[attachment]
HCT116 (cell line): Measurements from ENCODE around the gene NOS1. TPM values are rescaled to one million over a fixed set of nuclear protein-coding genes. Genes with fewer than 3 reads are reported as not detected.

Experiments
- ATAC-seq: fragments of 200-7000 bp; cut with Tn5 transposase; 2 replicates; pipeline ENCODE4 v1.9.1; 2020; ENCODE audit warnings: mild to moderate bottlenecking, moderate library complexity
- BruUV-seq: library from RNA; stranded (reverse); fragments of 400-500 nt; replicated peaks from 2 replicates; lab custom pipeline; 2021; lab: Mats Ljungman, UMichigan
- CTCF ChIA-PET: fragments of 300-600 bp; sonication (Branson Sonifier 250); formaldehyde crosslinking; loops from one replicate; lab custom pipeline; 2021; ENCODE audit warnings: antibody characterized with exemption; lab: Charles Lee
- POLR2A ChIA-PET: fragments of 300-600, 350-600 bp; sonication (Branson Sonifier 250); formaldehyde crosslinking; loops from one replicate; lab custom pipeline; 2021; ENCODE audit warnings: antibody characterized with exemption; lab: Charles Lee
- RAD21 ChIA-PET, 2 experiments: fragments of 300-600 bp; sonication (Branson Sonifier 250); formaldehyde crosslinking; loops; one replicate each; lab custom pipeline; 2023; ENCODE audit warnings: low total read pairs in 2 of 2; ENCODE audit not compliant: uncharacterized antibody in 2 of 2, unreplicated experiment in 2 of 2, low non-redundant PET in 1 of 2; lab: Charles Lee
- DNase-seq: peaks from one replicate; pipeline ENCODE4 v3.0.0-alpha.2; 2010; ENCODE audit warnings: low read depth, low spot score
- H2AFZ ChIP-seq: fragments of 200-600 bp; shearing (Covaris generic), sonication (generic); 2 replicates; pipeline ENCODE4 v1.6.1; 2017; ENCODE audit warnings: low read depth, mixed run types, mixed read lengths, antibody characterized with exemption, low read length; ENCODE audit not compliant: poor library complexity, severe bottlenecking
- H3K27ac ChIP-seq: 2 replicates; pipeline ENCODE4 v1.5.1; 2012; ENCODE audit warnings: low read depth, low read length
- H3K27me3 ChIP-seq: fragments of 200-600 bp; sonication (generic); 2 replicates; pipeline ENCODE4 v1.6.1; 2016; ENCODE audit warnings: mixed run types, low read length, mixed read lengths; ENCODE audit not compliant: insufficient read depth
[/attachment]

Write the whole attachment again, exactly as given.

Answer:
HCT116 (cell line): Measurements from ENCODE around the gene NOS1. TPM values are rescaled to one million over a fixed set of nuclear protein-coding genes. Genes with fewer than 3 reads are reported as not detected.

Experiments
- ATAC-seq: fragments of 200-7000 bp; cut with Tn5 transposase; 2 replicates; pipeline ENCODE4 v1.9.1; 2020; ENCODE audit warnings: mild to moderate bottlenecking, moderate library complexity
- BruUV-seq: library from RNA; stranded (reverse); fragments of 400-500 nt; replicated peaks from 2 replicates; lab custom pipeline; 2021; lab: Mats Ljungman, UMichigan
- CTCF ChIA-PET: fragments of 300-600 bp; sonication (Branson Sonifier 250); formaldehyde crosslinking; loops from one replicate; lab custom pipeline; 2021; ENCODE audit warnings: antibody characterized with exemption; lab: Charles Lee
- POLR2A ChIA-PET: fragments of 300-600, 350-600 bp; sonication (Branson Sonifier 250); formaldehyde crosslinking; loops from one replicate; lab custom pipeline; 2021; ENCODE audit warnings: antibody characterized with exemption; lab: Charles Lee
- RAD21 ChIA-PET, 2 experiments: fragments of 300-600 bp; sonication (Branson Sonifier 250); formaldehyde crosslinking; loops; one replicate each; lab custom pipeline; 2023; ENCODE audit warnings: low total read pairs in 2 of 2; ENCODE audit not compliant: uncharacterized antibody in 2 of 2, unreplicated experiment in 2 of 2, low non-redundant PET in 1 of 2; lab: Charles Lee
- DNase-seq: peaks from one replicate; pipeline ENCODE4 v3.0.0-alpha.2; 2010; ENCODE audit warnings: low read depth, low spot score
- H2AFZ ChIP-seq: fragments of 200-600 bp; shearing (Covaris generic), sonication (generic); 2 replicates; pipeline ENCODE4 v1.6.1; 2017; ENCODE audit warnings: low read depth, mixed run types, mixed read lengths, antibody characterized with exemption, low read length; ENCODE audit not compliant: poor library complexity, severe bottlenecking
- H3K27ac ChIP-seq: 2 replicates; pipeline ENCODE4 v1.5.1; 2012; ENCODE audit warnings: low read depth, low read length
- H3K27me3 ChIP-seq: fragments of 200-600 bp; sonication (generic); 2 replicates; pipeline ENCODE4 v1.6.1; 2016; ENCODE audit warnings: mixed run types, low read length, mixed read lengths; ENCODE audit not compliant: insufficient read depth